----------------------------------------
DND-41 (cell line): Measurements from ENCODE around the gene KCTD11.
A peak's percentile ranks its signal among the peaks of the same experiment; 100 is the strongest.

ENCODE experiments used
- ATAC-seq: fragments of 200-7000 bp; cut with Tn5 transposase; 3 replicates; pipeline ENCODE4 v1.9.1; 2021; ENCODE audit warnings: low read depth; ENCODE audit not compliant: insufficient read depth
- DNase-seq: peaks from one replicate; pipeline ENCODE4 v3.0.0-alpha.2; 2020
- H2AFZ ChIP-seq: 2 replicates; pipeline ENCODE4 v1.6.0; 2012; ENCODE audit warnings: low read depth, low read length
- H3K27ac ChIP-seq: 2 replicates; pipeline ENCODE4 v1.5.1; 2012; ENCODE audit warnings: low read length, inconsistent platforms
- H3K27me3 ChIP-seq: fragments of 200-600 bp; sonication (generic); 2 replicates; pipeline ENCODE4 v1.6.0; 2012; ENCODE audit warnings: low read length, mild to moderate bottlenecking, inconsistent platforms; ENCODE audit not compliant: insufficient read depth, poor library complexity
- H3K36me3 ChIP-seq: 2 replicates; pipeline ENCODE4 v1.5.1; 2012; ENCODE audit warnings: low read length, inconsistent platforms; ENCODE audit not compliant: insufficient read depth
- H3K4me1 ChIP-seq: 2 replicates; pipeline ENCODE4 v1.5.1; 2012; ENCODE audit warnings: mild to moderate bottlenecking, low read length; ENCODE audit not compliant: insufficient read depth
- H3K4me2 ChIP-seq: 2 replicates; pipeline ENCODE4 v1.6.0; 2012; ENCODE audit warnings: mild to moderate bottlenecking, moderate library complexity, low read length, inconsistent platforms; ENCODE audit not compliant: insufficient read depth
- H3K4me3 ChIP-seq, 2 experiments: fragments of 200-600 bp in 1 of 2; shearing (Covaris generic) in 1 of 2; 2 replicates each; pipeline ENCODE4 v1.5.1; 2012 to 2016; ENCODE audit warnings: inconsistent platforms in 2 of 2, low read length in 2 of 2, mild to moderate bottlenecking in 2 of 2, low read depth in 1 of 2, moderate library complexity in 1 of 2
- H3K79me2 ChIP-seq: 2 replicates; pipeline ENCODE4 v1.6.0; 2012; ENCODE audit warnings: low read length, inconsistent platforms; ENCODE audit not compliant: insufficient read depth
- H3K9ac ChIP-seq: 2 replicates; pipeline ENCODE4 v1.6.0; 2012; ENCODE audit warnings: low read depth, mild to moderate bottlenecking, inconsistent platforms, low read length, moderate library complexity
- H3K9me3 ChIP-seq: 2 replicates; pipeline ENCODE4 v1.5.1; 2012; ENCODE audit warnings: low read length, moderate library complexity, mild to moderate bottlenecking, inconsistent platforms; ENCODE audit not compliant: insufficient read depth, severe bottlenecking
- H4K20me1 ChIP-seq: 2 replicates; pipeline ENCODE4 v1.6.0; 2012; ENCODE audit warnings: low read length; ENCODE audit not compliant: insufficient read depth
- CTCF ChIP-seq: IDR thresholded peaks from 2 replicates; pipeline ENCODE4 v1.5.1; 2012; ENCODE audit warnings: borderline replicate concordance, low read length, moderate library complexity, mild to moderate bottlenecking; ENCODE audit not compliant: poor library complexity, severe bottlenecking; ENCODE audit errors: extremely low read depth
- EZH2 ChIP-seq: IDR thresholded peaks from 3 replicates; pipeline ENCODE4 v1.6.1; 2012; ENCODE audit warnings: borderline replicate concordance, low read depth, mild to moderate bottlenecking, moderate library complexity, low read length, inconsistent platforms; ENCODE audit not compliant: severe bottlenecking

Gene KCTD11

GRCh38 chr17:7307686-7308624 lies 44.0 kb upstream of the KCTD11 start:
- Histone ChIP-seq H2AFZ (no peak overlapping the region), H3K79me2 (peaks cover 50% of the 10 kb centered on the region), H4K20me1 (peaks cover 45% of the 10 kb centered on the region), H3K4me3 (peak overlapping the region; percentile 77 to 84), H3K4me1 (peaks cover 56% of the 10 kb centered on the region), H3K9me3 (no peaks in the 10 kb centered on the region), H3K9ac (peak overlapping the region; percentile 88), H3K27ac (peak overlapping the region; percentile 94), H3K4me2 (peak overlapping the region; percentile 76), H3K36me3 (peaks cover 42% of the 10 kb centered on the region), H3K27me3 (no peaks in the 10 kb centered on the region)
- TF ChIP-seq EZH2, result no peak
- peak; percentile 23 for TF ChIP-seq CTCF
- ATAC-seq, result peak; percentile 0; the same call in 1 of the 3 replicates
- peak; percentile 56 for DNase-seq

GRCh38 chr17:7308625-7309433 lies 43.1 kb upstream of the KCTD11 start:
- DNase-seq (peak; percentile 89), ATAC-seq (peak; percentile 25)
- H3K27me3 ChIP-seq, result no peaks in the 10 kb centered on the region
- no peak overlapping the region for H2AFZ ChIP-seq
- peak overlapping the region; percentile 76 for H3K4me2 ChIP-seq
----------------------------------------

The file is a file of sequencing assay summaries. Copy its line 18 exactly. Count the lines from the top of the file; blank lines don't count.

- EZH2 ChIP-seq: IDR thresholded peaks from 3 replicates; pipeline ENCODE4 v1.6.1; 2012; ENCODE audit warnings: borderline replicate concordance, low read depth, mild to moderate bottlenecking, moderate library complexity, low read length, inconsistent platforms; ENCODE audit not compliant: severe bottlenecking